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  1. 1. Official Statistics and CrimeMany sociologists use official statistics in their research. There are many reasons why using officialstatistics can be useful: they are cheap, readily available, and provide detailed quantitative data which isreliable and often representative. Official statistics also provide data for the whole country. Given thescarcity of resources and the expense of funding research, sociologists would be unwise to disregard acheap and easily available source of data. However, some sociologists, such as Barry Hindess, haveargued that official statistics on crime have serious deficiencies.There are several reasons for thesedeficiencies.Firstly, there are many reasons why the public may not report all crimes to the police: they may not realisethey’ve been a victim, embarassment, they may implicate themselves in a criminal act, etc.Secondly, there are also many reasons why the police may not take action against all offences which areknown to them. Sociological studies of the police, such as that conducted by Simon Holdaway in the1980s, demonstrate that the police simply cannot take action against all offences which they identify, andtherefore have to prioritise their activities. Holdaway shows how the police develop an occupational culturewhich emphasises the notion of police discretion, and how officers are socialised into a particular set ofnorms and values. The concept of police discretion implies that police officers have discretion – that is,they have the power to turn a ‘blind eye’ to offences when they feel that an offence is too minor to bothertaking further action, or perhaps when they feel that the probable outcome will not warrant the effort thatwill be required on their part. The notion of police discretion, Holdaway argues, is something which officerslearn through the occupational culture. According to Holdaway, the occupational culture of policing, putsgreat value on action and aggression. This can lead police officers to focus their activities on particulartypes of offences, e.g. violent crime at the expense of traffic offences, armed robbery rather thanshoplifting.Dick Hobbs, in ‘Doing the Business’, argues that there was a reciprocal relationship between police andpeople in the east end of London. Crime was a way of life for many of the people, accepted as aninevitable feature and a way of getting by. So too, was getting arrested. For police and people, crime wasrather like a game. However, both police and ‘criminals’ would bargain and make deals; perhaps a criminalwould trade information with a police officer in return for the officer turning a blind eye towards someoffences carried out by the criminal. Hobbs argues that both police and criminals needed each other, andthey evolved complex relationships which involved trading and bartering for information and favours.The Dark Figure/Iceberg ApproachAs a result of these criticisms, sociologists and social historians have talked of the ‘dark figure’ of crime,whilst others have used the metaphor of the iceberg to explain crime statistics. Measured levels of crime,are only levels of reported crime – there is always a ‘dark figure’ of unreported crime. As with icebergs, asmall proportion of crime is visible, but the bulk remains hidden from our view.Valid Data?These insights can lead to a comprehensive reassessment of the validity of official statistics on crime. AsHindess argues, using official statistics can tend to push researchers further towards a positivist approach,and they can treat the statistical data as if it is revealing the social laws governing crime and deviance. Thecriticisms examined above, suggest that official crime statistics need to be interpreted much more
  2. 2. carefully. The criticisms demonstrate another way in which we can say that crime is socially constructed;official statistics on crime are one of the ways in which crime is socially constructed.Implications for theories of crimeThe picture of crime that we gain from official statistics can now be exposed to closer scrutiny. The pictureof crime presented from official statistics suggests that the typical criminal is a young, working class male.Many sociological theories have indeed taken this idea as an unexamined assumption. However, if officialstatistics lack validity, and are not providing a true picture of crime, it may be that many of the sociologicaltheories of crime require revision. It may be that sociologists need to consider the view that crime is notmainly committed by young working class males. Maybe males (and females?) of all ages, and from manydifferent classes are involved? Some of the theories examined previously can indeed help support thisidea; labelling theory for instance, and some Marxist-based approaches, would lend themselves to this sortof approach.Other ways of measuring crime – Victim surveys and Self-Report StudiesThe critique of official statistics has led sociologists to develop other methods to research crime. Victimstudies, the most famous of which have been the British Crime Surveys carried out by the Home Office,aim to identify the extent to which a representative sample of people have been victims of crimes. Self-Report studies, in contrast, aim to investigate the characteristics of offenders by getting a sample group toreveal details of offences committed.Victim(ization) Studies – The British Crime Surveys (BCS)The most well-known victim study in the UK is the BCS, carried out by the Home Office since 1981. TheBCS uses a very large sample –in 1996 it included 16,500 respondents, and aims to investigate how oftenindividuals have been victims of crime within the last year prior to responding. Respondents answer adetailed questionnaire.The results of the BCS (there have been seven surveys to date) indicate that official crime statistics areunreliable. Researchers can compare the BCS data to official crime statistics to check the validity of thelatter. BCS data may reveal either more or less offending in particular categories, implying that an offenceis being either under reported or that it is being reported fairly accurately. The BCS indicates that officialstatistics may vary in their accuracy; for instance, most vehicle thefts are reported (97%) but other offencesvary much more. BCS data indicates only about 57% of robberies and 26% of vandalism was reported in1997, and overall it indicated that only about 44% of crime is reported. Recent BCS data indicates thatsince 1981 levels of crime have increased overall, although more recently there have been reductions insome types of crime. Home Office researchers also claim though, that the police statistics can exaggeratethe extent of crime, in spite of the fact that overall the BCS data indicates an under reporting of crime. Thiscan be explained as being the outcome of police decisions to take action on particular types of offences.All in all then, the BCS data seems to indicate that official statistics on crime do not provide a valid pictureof the extent of crime, and overall they may underestimate the trend.Self-Report StudiesSelf-report studies provide yet another insight into the extent and nature of crime. Importantly, self-reportstudies indicate that offending is not confined to the lower socio-economic classes. Various studies using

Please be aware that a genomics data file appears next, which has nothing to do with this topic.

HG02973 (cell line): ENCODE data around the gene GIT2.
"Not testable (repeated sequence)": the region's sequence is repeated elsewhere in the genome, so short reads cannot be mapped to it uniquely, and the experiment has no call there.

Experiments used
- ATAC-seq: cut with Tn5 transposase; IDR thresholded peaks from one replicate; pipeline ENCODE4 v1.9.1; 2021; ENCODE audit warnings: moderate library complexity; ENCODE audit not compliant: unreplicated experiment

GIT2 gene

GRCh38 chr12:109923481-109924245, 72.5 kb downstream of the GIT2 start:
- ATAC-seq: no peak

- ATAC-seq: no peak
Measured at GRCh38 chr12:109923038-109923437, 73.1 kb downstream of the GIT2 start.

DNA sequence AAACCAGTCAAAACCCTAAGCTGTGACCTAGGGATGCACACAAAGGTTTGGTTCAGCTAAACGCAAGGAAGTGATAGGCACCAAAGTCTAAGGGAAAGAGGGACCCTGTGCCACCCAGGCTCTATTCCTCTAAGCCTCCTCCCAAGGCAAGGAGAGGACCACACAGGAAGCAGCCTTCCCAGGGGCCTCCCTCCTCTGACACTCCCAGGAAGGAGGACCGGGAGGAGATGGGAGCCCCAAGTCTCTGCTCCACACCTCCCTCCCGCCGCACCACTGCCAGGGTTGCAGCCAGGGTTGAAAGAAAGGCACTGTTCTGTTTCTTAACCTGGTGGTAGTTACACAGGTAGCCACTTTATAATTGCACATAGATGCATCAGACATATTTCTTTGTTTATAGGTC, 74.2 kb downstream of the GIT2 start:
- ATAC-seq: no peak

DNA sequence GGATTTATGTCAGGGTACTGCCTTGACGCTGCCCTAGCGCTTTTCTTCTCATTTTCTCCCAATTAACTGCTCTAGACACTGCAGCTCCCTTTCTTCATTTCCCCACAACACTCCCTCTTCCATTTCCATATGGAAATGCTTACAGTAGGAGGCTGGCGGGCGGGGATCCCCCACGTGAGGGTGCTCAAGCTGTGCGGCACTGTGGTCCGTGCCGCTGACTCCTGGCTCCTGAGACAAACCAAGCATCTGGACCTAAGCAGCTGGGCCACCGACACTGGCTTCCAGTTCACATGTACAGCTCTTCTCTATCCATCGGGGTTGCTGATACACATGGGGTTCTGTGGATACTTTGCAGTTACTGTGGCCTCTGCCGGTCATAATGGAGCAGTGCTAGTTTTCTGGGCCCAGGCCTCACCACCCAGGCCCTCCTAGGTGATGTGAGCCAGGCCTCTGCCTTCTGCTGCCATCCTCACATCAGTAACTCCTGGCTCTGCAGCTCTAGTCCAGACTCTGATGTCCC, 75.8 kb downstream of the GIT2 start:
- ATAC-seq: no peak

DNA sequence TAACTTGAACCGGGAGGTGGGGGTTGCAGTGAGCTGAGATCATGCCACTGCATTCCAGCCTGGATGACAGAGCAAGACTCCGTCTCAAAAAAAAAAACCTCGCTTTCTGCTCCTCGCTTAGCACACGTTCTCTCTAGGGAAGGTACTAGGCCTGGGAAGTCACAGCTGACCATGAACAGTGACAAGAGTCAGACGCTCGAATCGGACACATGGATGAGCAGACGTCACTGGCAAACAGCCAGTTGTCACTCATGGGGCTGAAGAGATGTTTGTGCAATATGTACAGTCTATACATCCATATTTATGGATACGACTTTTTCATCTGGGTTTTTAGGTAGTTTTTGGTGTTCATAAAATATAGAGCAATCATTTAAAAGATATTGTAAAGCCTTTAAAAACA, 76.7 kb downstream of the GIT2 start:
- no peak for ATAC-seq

3. 3. self-reporting indicate that anything between 50% and 90% of the population have admitted to behaviourwhich if observed and acted upon, could see the respondent brought before a court of law. Steven Boxsuggests that this data can be interpreted as implying that there is a selective approach to lawenforcement, but in reality the working class are not more criminal than the middle class – to any significantextent. Another researcher, Gold, (1966, but still an interesting finding) has estimated that the differencebetween working class and middle class youth offending can be expressed as a ratio of 1.5:1 – hardly ahuge difference, and similar patterns emerged when examining gender and ethnicity. On this point though,researchers disagree – a study by Graham and Bowling in 1995, argued that working class youths didcommit more crime than their middle class peers. One conclusion to be made is that none of the methodsdiscussed here will provide foolproof data. However, this should not lead to despair – the data is useful,but it has to be used cautiously.Nevertheless, there seems to be a range of good data confirming the notion of selective law enforcement.Box however, does not suggest that we should jump to the conclusion that selective law enforcement is theresult of a police conspiracy against the working class. The processes involved are much more complex,and the biases arise from the constraints acting against the way the police force operates as well as policeculture (see Holdaway, above) and ideologies – the last of which are not just confined to the police force! Afinal point confirming this cautious approach is the recognition of what the police actually do. As Moore andSinclair (also supported by Sanderson 1994) point out, only 8% of arrests in the UK are initiated by thepolice – the rest come from complaints made by members of the public. There is bias, but not just in thepolice force.ConclusionOfficial statistics have many pitfalls. They have been demonstrated to lack validity and reliability. Othermethods, such as victim and self-report studies, whilst they may seem to boost validity, provide noguarantees of validity or reliability. However, comparing the results of data from different sources – officialstatistics, victim studies, and self-report studies, can provide important insights into both the nature and theextent of crime, and does challenge preconceived ideas. In the area of crime, the study of official statisticshas also led sociologists to reconsider theories of crime, for if there is selective law enforcement, crime isnot to be seen as restricted to particular social groups, such as young, working class males.